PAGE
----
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Many RV Factories Don’t Have Air Conditioning. Should They?

It was a cool fall day when we visited one of the newest RV manufacturing plants just outside Elkhart, Indiana. Brinkley RV’s shiny new factory has been talked about in the industry so we decided to take a tour. Our guide impressed us with innovations they had made to the manufacturing process, but it was a comment about what we felt would be standard that stood out. “The whole factory is air-conditioned.” This led to a series of follow-up questions in which we learned that most RV factories lack AC. 

Which RV Factories Don’t Have AC?

We had a few more factories to tour, so we started asking about air conditioning. At factories like Entegra, Dutchman, and Keystone, employees are working in conditions where temperatures can soar above 90 and even hit 100 degrees sometimes during summer. While doors are left open and giant fans whirl to offer some respite, the absence of air conditioning raises questions about both worker welfare and product quality.

Conversely, facilities like Fleetwood, Brinkley, and Thor Motor Coach stand out for their air-conditioned workspaces, providing a stark contrast. This disparity highlights an industry divided on the necessity and feasibility of cooling large manufacturing spaces.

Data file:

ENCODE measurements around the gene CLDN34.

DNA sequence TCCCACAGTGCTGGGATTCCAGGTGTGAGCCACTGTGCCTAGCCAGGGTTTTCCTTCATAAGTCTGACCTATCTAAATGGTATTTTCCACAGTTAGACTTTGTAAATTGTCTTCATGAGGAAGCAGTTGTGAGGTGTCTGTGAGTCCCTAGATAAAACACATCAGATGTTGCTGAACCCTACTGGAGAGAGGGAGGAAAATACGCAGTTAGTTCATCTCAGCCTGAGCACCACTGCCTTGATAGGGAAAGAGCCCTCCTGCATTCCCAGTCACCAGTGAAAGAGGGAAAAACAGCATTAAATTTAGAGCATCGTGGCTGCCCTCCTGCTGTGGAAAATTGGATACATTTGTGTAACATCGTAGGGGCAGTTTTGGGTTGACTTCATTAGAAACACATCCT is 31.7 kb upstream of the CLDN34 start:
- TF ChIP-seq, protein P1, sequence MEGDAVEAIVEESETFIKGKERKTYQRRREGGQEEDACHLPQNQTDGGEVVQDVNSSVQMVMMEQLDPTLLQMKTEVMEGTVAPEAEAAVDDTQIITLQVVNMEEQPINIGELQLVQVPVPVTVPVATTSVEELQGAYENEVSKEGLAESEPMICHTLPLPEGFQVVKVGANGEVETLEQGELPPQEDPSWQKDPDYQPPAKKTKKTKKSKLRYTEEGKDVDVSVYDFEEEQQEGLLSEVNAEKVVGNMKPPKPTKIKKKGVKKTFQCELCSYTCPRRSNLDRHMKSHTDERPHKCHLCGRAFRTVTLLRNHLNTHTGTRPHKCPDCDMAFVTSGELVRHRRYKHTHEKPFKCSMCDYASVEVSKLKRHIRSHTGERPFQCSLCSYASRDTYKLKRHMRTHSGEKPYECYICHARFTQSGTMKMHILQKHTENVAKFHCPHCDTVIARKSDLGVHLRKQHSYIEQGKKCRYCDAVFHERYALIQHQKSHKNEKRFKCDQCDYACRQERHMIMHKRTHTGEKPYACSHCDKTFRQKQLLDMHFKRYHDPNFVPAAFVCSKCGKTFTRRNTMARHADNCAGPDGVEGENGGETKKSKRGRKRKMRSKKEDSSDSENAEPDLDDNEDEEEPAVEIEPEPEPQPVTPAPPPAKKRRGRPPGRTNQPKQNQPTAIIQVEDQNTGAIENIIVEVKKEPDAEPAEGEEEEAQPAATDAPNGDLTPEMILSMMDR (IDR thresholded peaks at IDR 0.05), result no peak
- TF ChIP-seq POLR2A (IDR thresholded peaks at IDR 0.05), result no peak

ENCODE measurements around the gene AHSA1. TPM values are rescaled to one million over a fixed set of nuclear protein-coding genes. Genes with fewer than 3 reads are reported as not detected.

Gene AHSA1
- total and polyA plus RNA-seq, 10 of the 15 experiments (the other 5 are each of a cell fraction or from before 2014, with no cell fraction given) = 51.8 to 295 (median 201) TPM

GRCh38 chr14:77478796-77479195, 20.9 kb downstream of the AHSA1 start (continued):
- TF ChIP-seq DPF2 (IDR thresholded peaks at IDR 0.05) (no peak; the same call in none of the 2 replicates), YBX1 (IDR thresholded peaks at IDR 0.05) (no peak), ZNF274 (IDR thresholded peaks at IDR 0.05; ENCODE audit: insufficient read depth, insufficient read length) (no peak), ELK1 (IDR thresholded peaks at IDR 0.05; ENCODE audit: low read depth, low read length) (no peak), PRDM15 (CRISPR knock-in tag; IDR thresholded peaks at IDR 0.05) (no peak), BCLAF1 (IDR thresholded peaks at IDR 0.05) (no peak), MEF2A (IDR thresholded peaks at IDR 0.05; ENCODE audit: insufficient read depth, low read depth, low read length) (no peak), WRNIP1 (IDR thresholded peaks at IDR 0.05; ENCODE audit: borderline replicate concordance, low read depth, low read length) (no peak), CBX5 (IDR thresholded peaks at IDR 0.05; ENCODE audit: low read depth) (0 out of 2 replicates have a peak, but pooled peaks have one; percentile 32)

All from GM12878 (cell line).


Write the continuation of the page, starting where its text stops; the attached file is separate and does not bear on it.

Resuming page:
While we reached out to many other factories to see if they would tell us if they had air conditioning, most did not respond.

Brinkley Air Conditioned Factory
We were visiting the Brinkley factory when we learned of the lack of air conditioning in most RV manufacturing facilities.

Is Air Conditioning In Factories Normal?

The lack of air conditioning in factories is not unique to the RV industry or to Elkhart. Historically, many factories have foregone climate control due to the high costs associated with cooling vast, open spaces. Many factories also employ processes that add enormous heat loads to a building that would be infeasible to cool.

I have worked in steel factories and chemical plants, and I would never expect AC. But these are not delicate processes. However, as temperatures rise globally, the impact on workers and the manufacturing process is becoming increasingly hard to ignore.

Experts warn that extreme heat can have significant effects on the health of employees. Extended exposure to extreme heat can lead to a range of health issues for workers, including heat exhaustion, heatstroke, and dehydration, posing serious safety concerns. 

Hot Processes in factories
Some processes generate lots of heat and are not suitable for AC. Welding can usually be done in AC, but there are many processes that are just too hot.

Should RVs Be Manufactured In AC?

Additionally, large temperature swings may affect the quality of the products they produce. From a manufacturing perspective, the heat could potentially affect the quality of RVs being produced. Let’s imagine a luxury motorhome being assembled in the sweltering heat. Workers doing repetitive work on delicate and expensive equipment might rush things or get a bit sloppy. One misplaced staple, screw, or bead of glue could be the cause of extensive headaches for the owner down the road.